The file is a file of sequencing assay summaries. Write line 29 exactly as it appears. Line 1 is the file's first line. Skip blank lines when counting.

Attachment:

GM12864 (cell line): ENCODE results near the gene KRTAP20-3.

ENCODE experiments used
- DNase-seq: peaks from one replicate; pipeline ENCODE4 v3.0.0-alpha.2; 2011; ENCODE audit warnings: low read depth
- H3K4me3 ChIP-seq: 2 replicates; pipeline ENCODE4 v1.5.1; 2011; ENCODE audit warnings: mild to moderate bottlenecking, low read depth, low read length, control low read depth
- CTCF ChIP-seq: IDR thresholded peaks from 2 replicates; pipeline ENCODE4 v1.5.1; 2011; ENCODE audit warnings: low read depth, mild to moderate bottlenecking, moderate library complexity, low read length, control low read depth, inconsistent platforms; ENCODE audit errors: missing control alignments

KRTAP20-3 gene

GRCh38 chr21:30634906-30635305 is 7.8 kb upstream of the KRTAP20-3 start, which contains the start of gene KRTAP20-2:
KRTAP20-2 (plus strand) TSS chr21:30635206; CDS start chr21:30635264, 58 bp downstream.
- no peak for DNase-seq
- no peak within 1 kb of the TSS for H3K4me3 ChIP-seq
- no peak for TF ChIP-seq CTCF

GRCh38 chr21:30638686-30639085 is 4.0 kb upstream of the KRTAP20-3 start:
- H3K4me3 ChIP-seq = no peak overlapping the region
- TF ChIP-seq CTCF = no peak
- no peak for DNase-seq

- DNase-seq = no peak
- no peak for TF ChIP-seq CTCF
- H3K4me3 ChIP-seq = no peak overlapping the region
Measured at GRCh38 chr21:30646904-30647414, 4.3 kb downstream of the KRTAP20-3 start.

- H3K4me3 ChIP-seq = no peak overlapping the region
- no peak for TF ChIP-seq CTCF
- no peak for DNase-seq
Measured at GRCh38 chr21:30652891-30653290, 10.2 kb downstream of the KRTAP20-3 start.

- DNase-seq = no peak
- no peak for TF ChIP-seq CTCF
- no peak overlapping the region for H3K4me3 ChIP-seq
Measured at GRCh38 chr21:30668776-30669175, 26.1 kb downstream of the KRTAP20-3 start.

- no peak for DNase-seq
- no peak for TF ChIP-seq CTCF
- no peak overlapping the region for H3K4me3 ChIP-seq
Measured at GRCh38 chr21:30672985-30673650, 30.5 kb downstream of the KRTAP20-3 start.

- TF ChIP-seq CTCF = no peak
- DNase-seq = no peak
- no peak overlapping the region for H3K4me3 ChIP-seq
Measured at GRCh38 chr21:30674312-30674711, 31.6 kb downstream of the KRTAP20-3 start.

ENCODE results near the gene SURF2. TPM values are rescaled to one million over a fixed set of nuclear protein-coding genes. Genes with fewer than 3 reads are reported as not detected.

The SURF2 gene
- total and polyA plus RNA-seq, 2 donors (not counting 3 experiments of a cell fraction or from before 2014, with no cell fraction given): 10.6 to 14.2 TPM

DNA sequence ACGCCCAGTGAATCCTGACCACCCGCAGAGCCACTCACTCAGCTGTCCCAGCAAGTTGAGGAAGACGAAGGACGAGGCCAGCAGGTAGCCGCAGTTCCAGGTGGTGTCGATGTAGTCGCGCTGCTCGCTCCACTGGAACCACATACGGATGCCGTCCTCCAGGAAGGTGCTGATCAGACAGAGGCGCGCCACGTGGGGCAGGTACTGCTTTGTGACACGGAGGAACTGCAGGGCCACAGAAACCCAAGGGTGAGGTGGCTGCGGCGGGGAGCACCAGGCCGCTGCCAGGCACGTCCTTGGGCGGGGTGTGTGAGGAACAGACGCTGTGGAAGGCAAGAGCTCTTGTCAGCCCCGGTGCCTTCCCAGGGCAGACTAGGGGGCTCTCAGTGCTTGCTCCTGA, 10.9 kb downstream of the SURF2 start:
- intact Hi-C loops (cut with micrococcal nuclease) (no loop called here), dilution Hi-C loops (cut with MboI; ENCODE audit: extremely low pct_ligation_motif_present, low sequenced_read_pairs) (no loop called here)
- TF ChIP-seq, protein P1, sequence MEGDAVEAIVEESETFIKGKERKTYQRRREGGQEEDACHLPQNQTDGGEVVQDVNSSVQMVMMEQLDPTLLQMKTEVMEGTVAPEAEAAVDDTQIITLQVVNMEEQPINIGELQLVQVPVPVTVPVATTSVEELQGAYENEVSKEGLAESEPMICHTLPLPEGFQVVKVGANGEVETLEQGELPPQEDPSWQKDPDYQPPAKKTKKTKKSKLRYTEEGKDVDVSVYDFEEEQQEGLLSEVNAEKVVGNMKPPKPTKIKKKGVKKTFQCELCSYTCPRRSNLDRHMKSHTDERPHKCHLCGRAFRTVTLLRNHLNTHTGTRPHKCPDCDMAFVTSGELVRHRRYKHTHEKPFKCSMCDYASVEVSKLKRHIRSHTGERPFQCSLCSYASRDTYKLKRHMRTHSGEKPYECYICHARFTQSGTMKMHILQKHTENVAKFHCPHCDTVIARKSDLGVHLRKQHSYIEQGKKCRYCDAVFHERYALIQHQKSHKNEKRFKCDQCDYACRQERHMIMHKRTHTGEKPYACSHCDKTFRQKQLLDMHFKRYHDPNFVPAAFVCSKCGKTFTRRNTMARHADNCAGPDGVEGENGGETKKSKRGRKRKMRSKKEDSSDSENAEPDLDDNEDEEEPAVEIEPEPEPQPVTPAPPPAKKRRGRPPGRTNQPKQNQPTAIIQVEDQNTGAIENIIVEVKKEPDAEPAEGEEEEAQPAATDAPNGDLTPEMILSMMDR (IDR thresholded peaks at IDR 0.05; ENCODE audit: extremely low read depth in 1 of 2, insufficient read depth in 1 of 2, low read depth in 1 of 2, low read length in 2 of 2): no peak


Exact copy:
- no peak for TF ChIP-seq CTCF